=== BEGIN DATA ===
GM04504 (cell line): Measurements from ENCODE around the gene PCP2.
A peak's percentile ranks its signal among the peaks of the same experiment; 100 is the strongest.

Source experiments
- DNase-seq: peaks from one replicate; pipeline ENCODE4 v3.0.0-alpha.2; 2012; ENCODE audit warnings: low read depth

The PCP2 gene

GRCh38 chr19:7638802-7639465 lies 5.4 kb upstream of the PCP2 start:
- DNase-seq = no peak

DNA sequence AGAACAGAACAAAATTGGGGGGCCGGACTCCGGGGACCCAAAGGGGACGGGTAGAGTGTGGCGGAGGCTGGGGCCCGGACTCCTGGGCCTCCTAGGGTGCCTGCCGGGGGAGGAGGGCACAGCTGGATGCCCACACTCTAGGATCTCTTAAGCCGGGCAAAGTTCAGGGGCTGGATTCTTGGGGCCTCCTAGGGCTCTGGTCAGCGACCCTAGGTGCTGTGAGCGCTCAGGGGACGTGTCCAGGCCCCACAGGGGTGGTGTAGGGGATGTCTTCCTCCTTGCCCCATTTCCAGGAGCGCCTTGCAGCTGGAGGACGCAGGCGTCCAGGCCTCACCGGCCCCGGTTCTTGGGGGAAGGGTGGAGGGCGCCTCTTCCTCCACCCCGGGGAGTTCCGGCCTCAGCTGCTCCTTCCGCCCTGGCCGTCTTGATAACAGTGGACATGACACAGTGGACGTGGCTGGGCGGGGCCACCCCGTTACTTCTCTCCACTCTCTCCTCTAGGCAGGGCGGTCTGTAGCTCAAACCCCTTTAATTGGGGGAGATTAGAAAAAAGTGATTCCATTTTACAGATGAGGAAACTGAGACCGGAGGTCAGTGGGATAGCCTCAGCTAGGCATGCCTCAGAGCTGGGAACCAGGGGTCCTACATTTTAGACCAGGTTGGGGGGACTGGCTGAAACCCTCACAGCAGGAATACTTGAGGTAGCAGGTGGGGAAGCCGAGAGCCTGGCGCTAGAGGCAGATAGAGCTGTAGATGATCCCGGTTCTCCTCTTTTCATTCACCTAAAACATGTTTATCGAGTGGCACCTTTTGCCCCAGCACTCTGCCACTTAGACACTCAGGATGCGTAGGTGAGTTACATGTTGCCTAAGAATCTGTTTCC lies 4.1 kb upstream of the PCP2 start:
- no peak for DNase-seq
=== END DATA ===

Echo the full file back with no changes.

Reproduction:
GM04504 (cell line): Measurements from ENCODE around the gene PCP2.
A peak's percentile ranks its signal among the peaks of the same experiment; 100 is the strongest.

Source experiments
- DNase-seq: peaks from one replicate; pipeline ENCODE4 v3.0.0-alpha.2; 2012; ENCODE audit warnings: low read depth

The PCP2 gene

GRCh38 chr19:7638802-7639465 lies 5.4 kb upstream of the PCP2 start:
- DNase-seq = no peak

DNA sequence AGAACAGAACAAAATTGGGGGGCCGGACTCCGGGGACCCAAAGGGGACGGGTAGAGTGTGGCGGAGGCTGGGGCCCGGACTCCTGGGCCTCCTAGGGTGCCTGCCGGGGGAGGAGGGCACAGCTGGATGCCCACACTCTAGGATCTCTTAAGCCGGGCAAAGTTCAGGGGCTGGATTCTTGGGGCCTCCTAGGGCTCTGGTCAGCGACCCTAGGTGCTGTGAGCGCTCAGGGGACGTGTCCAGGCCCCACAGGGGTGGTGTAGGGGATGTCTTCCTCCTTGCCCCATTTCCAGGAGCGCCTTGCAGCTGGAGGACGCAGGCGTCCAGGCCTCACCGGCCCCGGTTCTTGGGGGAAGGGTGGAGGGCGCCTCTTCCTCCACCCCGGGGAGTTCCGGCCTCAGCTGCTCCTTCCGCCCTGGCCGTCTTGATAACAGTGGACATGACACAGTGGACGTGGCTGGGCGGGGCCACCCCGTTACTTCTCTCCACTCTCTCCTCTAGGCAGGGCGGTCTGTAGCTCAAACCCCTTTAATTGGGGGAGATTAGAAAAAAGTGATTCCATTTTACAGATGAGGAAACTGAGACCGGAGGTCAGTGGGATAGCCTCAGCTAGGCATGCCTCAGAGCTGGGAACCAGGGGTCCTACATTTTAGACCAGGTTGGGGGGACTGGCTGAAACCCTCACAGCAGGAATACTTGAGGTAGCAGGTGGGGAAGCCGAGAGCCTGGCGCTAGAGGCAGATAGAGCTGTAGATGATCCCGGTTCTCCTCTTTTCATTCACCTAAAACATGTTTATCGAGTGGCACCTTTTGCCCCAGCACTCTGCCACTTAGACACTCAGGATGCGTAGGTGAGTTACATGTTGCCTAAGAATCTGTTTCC lies 4.1 kb upstream of the PCP2 start:
- no peak for DNase-seq